Mary Alice Monroe has written stories for as long as she can remember. As a child she could always be found curled up with a book or writing. One of her strongest memories is her first trip to the public library. When they gave her her first library card, she felt as though she'd been given the keys to a candy shop for her imagination. She still feels the same thrill in libraries and bookstores and remains a strong supporter of libraries through events and speaking engagements.
Mary Alice claims much of her creative spark came from her large and close family. Growing up, she and her nine brothers and sisters wrote and performed in their own plays and musicals. Her teachers recognized her talent and encouraged her to write. She first pursued nonfiction and studied journalism. Later, she was an assistant to the General Editor for Encyclopedia Britannica who worked with world famous artists, authors, composers, and scientists as EB III was developed.
After an extended trip to Japan with her husband, Mary Alice studied Asian culture in earnest. She was awarded a fellowship and earned her master's degree in Asian Studies and became bilingual in Japanese. Later, she helped establish a government-funded English as a Second Language program for Southeast Asian refugees. Working with immigrants and helping them integrate into American society, Mary Alice co-authored an English-language survival text.
Not until years later did fate intervene. When her doctor confined her to bed for the final months of her pregnancy, Mary Alice's husband handed her a legal notepad and pencil and urged her to write the novel she had envisioned. "I gave birth to a baby and a book," says the author.
More than a dozen books later, Mary Alice has established her voice in fiction. Known for her intimate portrayals of women's lives, her writing has gained added purpose and depth with her move to the Lowcountry. An active environmentalist, she draws themes for her novels from nature and the parallels with human nature, thus drawing attention to various endangered species and the human connection to the natural world.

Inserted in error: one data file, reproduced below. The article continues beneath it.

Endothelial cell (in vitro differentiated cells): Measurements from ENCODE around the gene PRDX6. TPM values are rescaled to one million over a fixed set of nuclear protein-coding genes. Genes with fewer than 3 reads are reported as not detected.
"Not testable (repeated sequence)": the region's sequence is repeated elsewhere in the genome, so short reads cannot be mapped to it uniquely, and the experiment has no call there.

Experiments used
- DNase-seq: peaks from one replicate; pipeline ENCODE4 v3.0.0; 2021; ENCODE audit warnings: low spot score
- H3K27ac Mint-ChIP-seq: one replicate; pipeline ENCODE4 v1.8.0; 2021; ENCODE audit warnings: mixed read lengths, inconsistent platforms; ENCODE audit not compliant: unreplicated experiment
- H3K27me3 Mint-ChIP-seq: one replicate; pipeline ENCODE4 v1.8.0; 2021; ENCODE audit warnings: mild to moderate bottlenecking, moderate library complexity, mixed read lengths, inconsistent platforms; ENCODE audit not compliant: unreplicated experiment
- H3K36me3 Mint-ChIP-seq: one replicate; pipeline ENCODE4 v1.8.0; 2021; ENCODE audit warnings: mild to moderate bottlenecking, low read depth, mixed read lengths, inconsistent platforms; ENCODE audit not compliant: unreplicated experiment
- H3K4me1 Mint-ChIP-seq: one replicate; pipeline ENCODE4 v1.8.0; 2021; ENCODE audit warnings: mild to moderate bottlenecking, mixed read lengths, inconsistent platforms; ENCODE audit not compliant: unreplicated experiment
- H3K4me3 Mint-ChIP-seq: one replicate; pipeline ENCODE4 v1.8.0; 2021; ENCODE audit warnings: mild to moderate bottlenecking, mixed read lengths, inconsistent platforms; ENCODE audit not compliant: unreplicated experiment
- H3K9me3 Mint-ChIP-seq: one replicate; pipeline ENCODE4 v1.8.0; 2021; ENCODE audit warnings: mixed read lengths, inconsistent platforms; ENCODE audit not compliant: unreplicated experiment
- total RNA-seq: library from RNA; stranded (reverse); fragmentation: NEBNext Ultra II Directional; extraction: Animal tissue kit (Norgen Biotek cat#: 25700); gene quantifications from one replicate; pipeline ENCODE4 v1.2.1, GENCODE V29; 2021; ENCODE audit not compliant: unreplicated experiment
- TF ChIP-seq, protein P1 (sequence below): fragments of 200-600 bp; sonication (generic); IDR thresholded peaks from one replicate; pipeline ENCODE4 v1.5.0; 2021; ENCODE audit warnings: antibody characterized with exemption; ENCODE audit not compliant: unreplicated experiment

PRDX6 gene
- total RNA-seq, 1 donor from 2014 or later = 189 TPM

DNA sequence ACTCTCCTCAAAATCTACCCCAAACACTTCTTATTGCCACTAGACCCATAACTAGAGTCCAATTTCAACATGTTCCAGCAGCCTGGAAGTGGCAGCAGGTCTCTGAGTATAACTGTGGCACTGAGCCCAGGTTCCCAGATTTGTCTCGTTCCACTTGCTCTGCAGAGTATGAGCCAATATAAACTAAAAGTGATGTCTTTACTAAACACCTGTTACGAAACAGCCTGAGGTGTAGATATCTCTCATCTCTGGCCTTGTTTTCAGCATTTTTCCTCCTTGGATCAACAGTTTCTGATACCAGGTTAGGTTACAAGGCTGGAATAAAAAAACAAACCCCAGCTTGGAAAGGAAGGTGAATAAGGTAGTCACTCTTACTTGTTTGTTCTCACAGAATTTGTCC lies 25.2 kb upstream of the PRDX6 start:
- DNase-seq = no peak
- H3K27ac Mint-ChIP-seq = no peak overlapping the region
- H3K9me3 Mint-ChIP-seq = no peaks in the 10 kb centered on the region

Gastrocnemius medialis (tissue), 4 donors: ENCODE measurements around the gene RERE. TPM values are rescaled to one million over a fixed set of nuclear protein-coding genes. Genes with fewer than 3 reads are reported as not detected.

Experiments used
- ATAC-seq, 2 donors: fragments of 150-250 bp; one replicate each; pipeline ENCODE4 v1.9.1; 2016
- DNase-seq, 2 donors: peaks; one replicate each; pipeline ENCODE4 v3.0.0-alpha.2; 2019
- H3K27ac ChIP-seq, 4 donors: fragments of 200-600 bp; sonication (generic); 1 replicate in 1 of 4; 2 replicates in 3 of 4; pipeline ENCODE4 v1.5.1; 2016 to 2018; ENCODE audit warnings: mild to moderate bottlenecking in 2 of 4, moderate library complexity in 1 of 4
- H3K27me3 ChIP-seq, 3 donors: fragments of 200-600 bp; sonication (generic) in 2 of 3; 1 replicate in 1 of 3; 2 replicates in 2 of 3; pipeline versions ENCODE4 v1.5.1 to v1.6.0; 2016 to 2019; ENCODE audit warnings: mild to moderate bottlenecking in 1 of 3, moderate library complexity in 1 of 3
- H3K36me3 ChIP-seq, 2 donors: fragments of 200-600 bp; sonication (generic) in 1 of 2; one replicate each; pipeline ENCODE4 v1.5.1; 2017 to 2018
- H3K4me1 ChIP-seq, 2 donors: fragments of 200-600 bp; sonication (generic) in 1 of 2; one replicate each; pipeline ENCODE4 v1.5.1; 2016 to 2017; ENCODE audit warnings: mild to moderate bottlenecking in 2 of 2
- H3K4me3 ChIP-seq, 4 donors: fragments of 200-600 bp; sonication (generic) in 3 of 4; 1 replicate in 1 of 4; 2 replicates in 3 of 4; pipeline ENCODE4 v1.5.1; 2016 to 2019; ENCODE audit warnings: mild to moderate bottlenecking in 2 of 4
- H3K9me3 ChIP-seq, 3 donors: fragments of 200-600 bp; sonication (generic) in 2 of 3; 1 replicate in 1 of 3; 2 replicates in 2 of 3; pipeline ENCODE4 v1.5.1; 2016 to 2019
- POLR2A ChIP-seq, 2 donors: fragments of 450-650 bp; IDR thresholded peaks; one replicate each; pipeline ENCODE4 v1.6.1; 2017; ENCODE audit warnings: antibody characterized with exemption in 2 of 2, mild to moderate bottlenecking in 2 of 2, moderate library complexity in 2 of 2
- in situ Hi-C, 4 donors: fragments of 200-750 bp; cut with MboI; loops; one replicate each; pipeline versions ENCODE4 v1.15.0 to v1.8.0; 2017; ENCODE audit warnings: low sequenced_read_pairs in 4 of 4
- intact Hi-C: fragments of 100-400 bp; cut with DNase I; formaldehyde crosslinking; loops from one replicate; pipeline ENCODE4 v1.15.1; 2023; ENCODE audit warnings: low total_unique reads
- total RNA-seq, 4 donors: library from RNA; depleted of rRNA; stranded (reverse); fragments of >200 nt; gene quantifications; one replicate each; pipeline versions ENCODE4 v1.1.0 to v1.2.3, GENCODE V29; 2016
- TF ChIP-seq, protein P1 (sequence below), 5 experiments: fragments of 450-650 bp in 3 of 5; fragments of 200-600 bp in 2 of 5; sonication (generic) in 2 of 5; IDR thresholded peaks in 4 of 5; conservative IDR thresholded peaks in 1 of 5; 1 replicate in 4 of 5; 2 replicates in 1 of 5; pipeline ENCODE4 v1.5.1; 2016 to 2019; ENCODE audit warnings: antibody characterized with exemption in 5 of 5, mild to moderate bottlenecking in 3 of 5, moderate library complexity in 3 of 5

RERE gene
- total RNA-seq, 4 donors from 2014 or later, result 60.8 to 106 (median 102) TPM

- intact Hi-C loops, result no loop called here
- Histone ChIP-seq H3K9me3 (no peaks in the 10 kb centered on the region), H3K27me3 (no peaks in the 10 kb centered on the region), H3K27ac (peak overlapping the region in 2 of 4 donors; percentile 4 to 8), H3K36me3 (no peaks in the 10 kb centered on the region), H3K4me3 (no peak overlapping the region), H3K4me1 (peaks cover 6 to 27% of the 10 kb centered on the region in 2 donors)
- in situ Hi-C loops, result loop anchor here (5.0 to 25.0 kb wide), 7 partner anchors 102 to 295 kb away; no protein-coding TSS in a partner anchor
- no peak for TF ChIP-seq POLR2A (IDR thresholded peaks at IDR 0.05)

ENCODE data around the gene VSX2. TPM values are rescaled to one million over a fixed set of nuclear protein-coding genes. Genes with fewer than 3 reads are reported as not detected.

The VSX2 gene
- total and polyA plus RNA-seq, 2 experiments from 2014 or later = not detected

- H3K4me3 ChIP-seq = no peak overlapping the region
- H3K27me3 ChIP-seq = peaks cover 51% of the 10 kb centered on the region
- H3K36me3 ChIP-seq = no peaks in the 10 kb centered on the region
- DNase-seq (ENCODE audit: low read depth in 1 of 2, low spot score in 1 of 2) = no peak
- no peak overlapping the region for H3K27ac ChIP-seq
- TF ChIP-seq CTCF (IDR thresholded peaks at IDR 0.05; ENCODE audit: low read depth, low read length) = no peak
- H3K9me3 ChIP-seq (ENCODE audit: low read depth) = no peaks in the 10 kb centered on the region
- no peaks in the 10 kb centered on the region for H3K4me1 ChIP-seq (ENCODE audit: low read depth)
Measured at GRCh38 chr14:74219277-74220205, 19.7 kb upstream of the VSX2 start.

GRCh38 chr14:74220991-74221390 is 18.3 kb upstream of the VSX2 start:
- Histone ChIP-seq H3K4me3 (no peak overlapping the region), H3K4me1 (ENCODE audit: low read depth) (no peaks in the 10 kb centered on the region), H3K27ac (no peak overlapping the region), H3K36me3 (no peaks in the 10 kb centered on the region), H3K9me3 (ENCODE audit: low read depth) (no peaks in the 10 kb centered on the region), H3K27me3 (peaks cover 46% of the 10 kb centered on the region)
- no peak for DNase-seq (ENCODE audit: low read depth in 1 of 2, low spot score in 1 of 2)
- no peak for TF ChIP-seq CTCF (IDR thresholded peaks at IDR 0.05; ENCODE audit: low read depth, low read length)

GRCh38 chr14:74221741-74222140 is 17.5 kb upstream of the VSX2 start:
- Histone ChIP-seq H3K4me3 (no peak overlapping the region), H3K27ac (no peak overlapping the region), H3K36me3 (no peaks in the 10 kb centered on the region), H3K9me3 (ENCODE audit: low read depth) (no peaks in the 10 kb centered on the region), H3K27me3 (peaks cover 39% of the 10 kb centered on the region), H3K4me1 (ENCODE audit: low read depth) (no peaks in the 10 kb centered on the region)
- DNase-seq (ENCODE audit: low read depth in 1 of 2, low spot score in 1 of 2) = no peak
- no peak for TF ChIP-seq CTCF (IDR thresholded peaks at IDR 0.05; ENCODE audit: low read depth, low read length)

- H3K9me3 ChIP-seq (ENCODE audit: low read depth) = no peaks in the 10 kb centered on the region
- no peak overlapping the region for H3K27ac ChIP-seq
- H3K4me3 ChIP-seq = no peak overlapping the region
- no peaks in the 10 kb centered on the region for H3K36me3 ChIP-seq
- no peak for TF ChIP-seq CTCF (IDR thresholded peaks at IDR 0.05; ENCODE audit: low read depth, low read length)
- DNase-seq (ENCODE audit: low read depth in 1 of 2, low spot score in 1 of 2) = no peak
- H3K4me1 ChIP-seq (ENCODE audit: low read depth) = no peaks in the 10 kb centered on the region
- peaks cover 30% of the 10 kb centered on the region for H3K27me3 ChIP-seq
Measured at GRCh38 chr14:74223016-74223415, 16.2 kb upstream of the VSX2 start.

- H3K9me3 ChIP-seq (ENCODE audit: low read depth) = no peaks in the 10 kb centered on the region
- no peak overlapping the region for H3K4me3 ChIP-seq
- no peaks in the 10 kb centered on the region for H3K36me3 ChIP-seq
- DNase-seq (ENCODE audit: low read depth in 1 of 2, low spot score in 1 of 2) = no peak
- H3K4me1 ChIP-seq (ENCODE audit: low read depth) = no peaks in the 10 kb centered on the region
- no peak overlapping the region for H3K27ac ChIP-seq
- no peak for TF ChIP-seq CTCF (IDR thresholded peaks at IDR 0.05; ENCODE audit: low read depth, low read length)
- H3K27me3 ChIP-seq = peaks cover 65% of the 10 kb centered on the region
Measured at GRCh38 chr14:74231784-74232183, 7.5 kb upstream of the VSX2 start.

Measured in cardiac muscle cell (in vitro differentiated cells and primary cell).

Mary Alice is involved with several environmental groups and is on the board of the South Carolina Aquarium, the Leatherback Trust, and Charleston Volunteers for Literacy. Her volunteer work with these and other groups provided the inspiration for her novels, The Beach House Trilogy: THE BEACH HOUSE, BEACH HOUSE MEMORIES, SWIMMING LESSONS, and SKYWARD, SWEETGRASS, TIME IS A RIVER, LAST LIGHT OVER CAROLINA, and THE BUTTERFLY'S DAUGHTER. With the same heart of conservation, Monroe has written two children's picture books, TURTLE SUMMER and A BUTTERFLY CALLED HOPE.
The Lowcountry Summer trilogy is her newest endeavor. THE SUMMER GIRLS, the first book in the series, was released summer 2013 and introduces the complex relationships between three sisters of the Muir family at Sea Breeze, their historic home on Sullivan's Island, S.C. The second installment, THE SUMMER WIND was released in 2014. Book three, THE SUMMER'S END will be out summer 2015.
Mary Alice Monroe is the author of nearly two dozen novels, several non-fiction titles, and children's books. Her body of work reflects her commitment to the natural world through literature. Monroe has served on the faculty of numerous writer's conferences and retreats. She is a featured speaker at events, both literary and conservation.
Her books have achieved several best seller lists, including the New York Times, SIBA, USA Today and are sold worldwide. Her childrens books received several awards, including the ASPCA Henry Bergh award. Monroe was awarded the SC Center for the Book Award for Fiction and the International Book Award for Green Fiction. In May 2014, she was awarded the Career Achievement Award for mainstream fiction by RT Book Reviews and the South Carolina Book Festival Literary Excellence Award.
*photograph courtesy of Barbara J. Bergwerf